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A survey into the respiratory effects of prolonged exposure to pulverised fuel ash.
  1. C J Schilling,
  2. I P Tams,
  3. R S Schilling,
  4. A Nevitt,
  5. C E Rossiter,
  6. B Wilkinson
  1. Medical Branch Central Electricity Generating Board (CEGB South Eastern Region (SER], Macclesfield, Cheshire, UK.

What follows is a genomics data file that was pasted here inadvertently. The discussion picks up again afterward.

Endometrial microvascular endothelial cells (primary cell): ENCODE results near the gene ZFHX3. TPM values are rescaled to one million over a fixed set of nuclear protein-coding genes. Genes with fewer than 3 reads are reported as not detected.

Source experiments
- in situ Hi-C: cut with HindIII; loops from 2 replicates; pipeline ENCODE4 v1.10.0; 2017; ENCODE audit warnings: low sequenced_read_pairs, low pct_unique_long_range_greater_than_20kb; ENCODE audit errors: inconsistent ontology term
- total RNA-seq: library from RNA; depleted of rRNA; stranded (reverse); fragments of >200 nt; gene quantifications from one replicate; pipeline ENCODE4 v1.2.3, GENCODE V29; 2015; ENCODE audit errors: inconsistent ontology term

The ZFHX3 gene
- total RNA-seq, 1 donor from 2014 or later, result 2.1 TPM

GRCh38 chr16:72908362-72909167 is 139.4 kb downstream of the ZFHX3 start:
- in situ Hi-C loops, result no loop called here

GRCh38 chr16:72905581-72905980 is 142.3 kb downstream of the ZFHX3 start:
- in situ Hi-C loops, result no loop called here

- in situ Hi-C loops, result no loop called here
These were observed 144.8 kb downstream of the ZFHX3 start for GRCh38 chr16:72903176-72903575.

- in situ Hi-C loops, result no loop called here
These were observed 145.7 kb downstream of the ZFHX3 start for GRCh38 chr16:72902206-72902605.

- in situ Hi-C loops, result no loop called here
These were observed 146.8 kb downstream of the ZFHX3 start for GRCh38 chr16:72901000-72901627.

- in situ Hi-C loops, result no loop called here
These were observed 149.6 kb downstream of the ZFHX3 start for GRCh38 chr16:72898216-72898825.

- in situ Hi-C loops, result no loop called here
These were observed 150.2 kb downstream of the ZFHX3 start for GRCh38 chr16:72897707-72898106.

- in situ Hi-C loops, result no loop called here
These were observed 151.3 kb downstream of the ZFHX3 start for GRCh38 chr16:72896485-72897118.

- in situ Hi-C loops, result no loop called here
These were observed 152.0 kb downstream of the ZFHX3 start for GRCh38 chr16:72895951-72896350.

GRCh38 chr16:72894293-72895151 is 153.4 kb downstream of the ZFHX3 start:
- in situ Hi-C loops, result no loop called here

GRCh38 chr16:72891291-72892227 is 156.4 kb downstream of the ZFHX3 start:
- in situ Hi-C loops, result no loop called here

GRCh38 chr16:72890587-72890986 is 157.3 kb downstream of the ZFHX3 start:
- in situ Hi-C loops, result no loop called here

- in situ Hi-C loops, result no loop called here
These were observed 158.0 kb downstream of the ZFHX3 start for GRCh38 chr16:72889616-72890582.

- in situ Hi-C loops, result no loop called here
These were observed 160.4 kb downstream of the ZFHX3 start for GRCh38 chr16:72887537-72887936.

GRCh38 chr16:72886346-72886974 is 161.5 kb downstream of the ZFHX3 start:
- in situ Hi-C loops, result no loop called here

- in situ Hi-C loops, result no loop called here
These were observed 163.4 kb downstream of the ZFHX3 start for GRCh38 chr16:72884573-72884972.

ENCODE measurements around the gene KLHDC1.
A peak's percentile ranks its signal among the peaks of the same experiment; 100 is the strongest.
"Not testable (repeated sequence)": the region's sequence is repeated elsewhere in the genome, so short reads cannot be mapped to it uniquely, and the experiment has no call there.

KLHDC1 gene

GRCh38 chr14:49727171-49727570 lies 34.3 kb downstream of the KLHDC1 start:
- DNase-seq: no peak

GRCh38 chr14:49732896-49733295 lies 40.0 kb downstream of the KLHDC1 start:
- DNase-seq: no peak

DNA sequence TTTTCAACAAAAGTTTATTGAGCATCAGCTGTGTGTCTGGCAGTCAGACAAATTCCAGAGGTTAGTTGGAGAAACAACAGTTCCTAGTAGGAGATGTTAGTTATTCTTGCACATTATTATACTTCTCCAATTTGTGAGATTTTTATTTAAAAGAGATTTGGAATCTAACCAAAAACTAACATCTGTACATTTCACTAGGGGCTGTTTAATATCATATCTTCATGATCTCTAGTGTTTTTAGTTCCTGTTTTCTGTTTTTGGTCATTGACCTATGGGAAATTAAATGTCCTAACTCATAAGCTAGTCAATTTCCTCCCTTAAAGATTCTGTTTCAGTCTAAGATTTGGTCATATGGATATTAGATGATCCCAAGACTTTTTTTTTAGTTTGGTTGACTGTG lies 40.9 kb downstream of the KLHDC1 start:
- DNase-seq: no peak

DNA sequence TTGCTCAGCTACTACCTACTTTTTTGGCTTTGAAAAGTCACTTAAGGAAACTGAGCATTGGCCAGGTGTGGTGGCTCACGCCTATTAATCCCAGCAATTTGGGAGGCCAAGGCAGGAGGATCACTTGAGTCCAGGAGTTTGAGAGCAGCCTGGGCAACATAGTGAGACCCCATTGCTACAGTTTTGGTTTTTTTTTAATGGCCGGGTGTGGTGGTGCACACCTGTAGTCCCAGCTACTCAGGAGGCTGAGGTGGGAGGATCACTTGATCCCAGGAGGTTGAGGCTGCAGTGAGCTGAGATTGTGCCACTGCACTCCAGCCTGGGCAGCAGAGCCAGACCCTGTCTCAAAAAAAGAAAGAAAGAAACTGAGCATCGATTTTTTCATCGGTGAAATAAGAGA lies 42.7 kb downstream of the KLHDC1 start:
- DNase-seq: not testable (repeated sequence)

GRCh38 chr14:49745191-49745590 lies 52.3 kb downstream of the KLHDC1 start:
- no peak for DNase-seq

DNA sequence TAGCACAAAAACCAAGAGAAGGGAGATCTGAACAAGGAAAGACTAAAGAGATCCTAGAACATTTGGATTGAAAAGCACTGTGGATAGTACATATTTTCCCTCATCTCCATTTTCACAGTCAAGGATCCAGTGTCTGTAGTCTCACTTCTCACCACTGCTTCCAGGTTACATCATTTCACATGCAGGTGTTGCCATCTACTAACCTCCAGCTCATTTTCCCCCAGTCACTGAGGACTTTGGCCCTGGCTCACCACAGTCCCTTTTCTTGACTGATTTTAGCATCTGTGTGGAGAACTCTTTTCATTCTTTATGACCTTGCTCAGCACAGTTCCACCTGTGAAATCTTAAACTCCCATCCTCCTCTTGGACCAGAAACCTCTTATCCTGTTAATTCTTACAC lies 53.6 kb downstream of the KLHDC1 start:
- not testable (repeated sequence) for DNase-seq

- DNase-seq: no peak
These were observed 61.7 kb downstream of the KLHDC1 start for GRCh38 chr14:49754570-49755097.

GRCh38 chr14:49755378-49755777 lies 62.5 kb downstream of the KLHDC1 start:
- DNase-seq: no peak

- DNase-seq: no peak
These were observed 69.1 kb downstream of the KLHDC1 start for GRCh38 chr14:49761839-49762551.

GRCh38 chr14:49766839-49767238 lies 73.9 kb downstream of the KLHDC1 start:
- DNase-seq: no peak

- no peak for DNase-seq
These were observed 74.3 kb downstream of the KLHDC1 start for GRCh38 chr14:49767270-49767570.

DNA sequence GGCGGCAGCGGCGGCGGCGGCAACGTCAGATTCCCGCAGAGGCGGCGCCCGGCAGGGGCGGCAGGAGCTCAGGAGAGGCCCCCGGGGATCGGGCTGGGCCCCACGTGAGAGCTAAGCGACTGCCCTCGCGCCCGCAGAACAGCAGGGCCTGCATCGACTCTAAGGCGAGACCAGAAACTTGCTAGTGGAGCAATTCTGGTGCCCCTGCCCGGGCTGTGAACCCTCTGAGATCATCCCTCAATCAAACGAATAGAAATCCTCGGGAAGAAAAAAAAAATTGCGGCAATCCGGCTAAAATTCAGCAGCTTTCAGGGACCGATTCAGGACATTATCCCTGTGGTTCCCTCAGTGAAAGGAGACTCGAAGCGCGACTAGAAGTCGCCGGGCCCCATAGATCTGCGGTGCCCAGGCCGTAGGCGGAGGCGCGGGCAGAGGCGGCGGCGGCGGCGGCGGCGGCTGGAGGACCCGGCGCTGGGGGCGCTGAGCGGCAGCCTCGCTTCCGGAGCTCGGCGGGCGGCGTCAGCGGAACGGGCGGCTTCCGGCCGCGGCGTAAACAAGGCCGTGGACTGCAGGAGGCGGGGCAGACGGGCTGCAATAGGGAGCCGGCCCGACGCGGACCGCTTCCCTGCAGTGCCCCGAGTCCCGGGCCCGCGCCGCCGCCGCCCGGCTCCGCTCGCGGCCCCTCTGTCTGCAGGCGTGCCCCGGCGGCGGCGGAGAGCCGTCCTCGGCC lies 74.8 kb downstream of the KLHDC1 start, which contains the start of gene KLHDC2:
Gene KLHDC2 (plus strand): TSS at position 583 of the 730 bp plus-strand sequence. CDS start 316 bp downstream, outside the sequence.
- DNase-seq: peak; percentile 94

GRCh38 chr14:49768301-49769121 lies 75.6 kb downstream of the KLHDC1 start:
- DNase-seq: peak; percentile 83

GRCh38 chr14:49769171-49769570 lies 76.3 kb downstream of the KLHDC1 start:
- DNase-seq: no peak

Previous studies of respiratory disorders in workers exposed to pulverised fuel ash (PFA) have been confined to radiological effects that were found to be minimal. The present survey included 268 men (88% of the defined population) with a history of more than 10 years exposure to PFA in six power stations in the south east of England. Respiratory questionnaires with full occupational histories were obtained from all of these subjects, of whom 207 were actively employed and 61 had retired; 243 had lung function tests and 208 had chest x ray examinations. The men were grouped, using their occupational histories, into high, medium, and low exposure categories. Dust concentrations were obtained by personal sampling on a representative sample of men from the three exposure categories. Lung function tests showed that a modest effect on forced vital capacity, vital capacity, forced expiratory volume in one second, peak flow, and gas transfer (DCO) was associated with prolonged heavy exposure to PFA. The men with prolonged heavy exposure also showed higher prevalences of respiratory symptoms. No definite relation between exposure and x ray changes was established. The results of this cross sectional survey indicate that exposures to PFA should not exceed the limits recommended by the Health and Safety Executive for low toxicity dusts.

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